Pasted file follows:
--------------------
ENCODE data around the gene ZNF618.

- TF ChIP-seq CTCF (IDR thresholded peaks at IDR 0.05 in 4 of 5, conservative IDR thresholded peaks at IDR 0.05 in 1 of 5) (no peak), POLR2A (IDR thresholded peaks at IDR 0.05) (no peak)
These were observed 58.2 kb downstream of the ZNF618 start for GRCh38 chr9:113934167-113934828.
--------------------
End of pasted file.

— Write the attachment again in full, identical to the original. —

ENCODE data around the gene ZNF618.

- TF ChIP-seq CTCF (IDR thresholded peaks at IDR 0.05 in 4 of 5, conservative IDR thresholded peaks at IDR 0.05 in 1 of 5) (no peak), POLR2A (IDR thresholded peaks at IDR 0.05) (no peak)
These were observed 58.2 kb downstream of the ZNF618 start for GRCh38 chr9:113934167-113934828.